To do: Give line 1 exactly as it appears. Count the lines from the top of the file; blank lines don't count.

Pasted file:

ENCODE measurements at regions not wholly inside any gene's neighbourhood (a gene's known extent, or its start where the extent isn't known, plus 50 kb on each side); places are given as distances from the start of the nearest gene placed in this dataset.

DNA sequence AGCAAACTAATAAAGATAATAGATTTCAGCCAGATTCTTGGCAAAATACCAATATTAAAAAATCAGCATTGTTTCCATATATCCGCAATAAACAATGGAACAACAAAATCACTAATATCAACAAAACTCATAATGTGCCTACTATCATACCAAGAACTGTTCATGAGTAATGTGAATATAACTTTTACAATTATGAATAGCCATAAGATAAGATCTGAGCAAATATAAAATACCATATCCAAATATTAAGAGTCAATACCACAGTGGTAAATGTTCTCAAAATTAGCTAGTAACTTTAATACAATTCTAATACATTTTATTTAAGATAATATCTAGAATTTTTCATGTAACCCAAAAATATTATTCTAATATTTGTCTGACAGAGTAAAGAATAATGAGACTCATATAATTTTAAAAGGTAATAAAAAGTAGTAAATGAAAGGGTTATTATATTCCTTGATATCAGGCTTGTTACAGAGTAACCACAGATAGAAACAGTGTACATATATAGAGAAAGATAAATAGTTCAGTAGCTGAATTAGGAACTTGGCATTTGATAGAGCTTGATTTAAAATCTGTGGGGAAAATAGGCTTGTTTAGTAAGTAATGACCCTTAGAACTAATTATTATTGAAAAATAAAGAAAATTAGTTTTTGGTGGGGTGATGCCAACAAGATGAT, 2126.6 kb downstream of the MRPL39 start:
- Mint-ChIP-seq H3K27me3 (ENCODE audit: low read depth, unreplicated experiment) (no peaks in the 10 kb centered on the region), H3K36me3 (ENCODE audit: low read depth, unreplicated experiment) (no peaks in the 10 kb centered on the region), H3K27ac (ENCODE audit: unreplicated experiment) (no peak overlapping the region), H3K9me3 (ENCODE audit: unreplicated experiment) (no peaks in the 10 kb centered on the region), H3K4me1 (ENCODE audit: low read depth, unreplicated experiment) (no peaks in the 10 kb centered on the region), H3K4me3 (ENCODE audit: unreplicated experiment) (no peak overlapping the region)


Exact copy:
ENCODE measurements at regions not wholly inside any gene's neighbourhood (a gene's known extent, or its start where the extent isn't known, plus 50 kb on each side); places are given as distances from the start of the nearest gene placed in this dataset.